Some critics express concerns over giving one federal organization so much control over healthcare decisions across the country. Also, critics of Medicare for All worry that nobody can predict the impact of the massive restructuring of the American healthcare system. They also worry that the program won’t end up saving money or that it will restrict choices or limit access.
What Are Alternatives to Medicare for All?
A recent survey by Pew Research found that 63% of American adults believe the government has a responsibility to provide medical care. That figure represents an increase from 59% in 2019. At the same time, about 36% think the government should overhaul the current system into a single-payer plan like Medicare for All. Thus, about two-thirds of Americans think healthcare needs reform, but only about one-third prefer one universal health plan as a solution.
A compromise plan to provide a public option could gain more traction with people concerned about the possible unanticipated pitfalls of entirely revamping the system. This alternative would provide a nationwide public alternative but not necessarily replace any other parts of the current system. For example, employees and employees’ content with their current group medical benefits can keep them, but people or businesses struggling with healthcare costs or dissatisfied with current benefits could consider switching to the public option.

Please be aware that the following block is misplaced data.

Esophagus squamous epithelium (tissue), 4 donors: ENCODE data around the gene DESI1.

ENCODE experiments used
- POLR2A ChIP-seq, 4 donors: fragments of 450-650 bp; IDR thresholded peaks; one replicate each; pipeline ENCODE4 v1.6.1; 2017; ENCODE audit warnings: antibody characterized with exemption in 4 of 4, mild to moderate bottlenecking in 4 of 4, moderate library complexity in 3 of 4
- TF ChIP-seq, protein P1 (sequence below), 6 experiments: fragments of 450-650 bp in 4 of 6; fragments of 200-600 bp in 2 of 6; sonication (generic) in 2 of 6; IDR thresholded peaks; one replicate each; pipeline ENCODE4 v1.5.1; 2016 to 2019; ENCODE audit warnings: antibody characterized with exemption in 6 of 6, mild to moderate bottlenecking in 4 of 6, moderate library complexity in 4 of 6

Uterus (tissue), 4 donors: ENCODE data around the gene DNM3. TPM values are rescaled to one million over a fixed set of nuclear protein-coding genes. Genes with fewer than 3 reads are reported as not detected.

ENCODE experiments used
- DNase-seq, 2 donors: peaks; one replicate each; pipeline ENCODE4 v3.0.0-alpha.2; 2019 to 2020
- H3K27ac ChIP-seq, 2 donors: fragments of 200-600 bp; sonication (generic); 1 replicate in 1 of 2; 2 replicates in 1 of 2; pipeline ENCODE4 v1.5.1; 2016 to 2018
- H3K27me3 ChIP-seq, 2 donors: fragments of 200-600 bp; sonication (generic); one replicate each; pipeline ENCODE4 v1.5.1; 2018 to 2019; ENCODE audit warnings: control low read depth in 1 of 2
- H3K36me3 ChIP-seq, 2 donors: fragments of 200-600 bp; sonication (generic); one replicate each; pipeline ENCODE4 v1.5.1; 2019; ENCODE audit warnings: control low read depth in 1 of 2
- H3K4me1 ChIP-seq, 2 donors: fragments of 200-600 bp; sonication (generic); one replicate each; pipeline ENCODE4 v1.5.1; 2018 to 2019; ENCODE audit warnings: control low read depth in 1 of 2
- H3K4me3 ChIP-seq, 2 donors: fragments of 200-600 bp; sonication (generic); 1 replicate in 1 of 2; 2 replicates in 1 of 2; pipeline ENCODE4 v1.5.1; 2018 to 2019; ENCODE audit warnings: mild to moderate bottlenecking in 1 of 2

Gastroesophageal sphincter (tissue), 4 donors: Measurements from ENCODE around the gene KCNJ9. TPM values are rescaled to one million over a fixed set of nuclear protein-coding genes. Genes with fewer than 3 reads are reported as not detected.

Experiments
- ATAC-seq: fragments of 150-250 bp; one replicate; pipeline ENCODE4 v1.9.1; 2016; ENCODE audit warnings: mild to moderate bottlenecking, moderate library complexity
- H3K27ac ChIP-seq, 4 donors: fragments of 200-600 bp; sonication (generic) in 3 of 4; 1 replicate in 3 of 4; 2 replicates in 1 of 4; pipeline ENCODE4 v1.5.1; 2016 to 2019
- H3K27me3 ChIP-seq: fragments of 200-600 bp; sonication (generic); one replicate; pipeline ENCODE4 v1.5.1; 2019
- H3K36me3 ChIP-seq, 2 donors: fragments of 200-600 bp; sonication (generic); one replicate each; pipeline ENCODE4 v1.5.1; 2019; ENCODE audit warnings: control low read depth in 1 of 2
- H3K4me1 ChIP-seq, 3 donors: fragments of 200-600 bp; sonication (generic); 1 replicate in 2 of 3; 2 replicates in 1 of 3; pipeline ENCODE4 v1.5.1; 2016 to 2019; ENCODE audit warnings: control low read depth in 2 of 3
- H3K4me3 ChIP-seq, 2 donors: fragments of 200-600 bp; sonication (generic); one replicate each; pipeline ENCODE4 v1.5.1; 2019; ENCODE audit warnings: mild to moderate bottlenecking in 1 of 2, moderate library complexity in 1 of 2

The public option could remain as an accessible alternative and safety net for everybody. A public option might also serve as a transitional step to implementing Medicare for All slowly to ensure the program avoids pitfalls and offers the accessible healthcare it promises. Just as other public programs, like Medicare, have evolved over the years, so might the public option.
Where does Medicare for All Currently Stand?
As of 2022 it is largely a stalled issue with Medicare for All being relegated to candidate debate talking points where senate hopefuls state which side of the issue they fall on.
- Health Plan Cost Increases for 2022 Return to Pre-Pandemic Levels, SHRM.
- Increasing Share of Americans Favor a Single Government Program to Provide Health Care Coverage, Pew Research Center.